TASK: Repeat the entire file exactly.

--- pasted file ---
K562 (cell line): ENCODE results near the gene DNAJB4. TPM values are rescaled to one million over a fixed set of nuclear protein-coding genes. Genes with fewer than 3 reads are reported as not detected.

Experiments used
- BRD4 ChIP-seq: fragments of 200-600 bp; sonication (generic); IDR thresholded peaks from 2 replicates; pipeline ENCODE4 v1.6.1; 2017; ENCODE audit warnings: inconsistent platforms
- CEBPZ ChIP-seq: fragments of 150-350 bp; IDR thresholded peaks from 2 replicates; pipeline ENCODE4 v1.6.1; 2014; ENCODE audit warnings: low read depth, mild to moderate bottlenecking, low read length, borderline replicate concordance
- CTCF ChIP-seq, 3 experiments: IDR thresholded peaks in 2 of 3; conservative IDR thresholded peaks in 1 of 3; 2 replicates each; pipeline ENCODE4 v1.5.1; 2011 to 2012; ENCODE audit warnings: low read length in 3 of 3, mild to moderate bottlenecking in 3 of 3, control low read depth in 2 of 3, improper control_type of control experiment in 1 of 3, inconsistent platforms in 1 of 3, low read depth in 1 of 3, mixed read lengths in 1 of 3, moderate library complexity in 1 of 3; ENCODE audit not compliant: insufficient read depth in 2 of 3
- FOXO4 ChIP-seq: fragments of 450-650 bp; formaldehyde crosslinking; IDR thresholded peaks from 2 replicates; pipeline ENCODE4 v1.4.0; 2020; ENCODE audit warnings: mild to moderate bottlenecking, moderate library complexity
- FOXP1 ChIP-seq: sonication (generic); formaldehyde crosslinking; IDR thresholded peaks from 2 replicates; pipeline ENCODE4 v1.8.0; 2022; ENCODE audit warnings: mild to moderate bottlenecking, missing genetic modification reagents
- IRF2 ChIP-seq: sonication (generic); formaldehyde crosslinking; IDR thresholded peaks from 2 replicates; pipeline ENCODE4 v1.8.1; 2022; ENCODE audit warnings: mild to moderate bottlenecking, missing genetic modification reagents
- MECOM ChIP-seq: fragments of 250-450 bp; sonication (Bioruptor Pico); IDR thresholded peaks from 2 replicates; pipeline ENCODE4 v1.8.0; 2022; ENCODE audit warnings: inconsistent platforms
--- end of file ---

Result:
K562 (cell line): ENCODE results near the gene DNAJB4. TPM values are rescaled to one million over a fixed set of nuclear protein-coding genes. Genes with fewer than 3 reads are reported as not detected.

Experiments used
- BRD4 ChIP-seq: fragments of 200-600 bp; sonication (generic); IDR thresholded peaks from 2 replicates; pipeline ENCODE4 v1.6.1; 2017; ENCODE audit warnings: inconsistent platforms
- CEBPZ ChIP-seq: fragments of 150-350 bp; IDR thresholded peaks from 2 replicates; pipeline ENCODE4 v1.6.1; 2014; ENCODE audit warnings: low read depth, mild to moderate bottlenecking, low read length, borderline replicate concordance
- CTCF ChIP-seq, 3 experiments: IDR thresholded peaks in 2 of 3; conservative IDR thresholded peaks in 1 of 3; 2 replicates each; pipeline ENCODE4 v1.5.1; 2011 to 2012; ENCODE audit warnings: low read length in 3 of 3, mild to moderate bottlenecking in 3 of 3, control low read depth in 2 of 3, improper control_type of control experiment in 1 of 3, inconsistent platforms in 1 of 3, low read depth in 1 of 3, mixed read lengths in 1 of 3, moderate library complexity in 1 of 3; ENCODE audit not compliant: insufficient read depth in 2 of 3
- FOXO4 ChIP-seq: fragments of 450-650 bp; formaldehyde crosslinking; IDR thresholded peaks from 2 replicates; pipeline ENCODE4 v1.4.0; 2020; ENCODE audit warnings: mild to moderate bottlenecking, moderate library complexity
- FOXP1 ChIP-seq: sonication (generic); formaldehyde crosslinking; IDR thresholded peaks from 2 replicates; pipeline ENCODE4 v1.8.0; 2022; ENCODE audit warnings: mild to moderate bottlenecking, missing genetic modification reagents
- IRF2 ChIP-seq: sonication (generic); formaldehyde crosslinking; IDR thresholded peaks from 2 replicates; pipeline ENCODE4 v1.8.1; 2022; ENCODE audit warnings: mild to moderate bottlenecking, missing genetic modification reagents
- MECOM ChIP-seq: fragments of 250-450 bp; sonication (Bioruptor Pico); IDR thresholded peaks from 2 replicates; pipeline ENCODE4 v1.8.0; 2022; ENCODE audit warnings: inconsistent platforms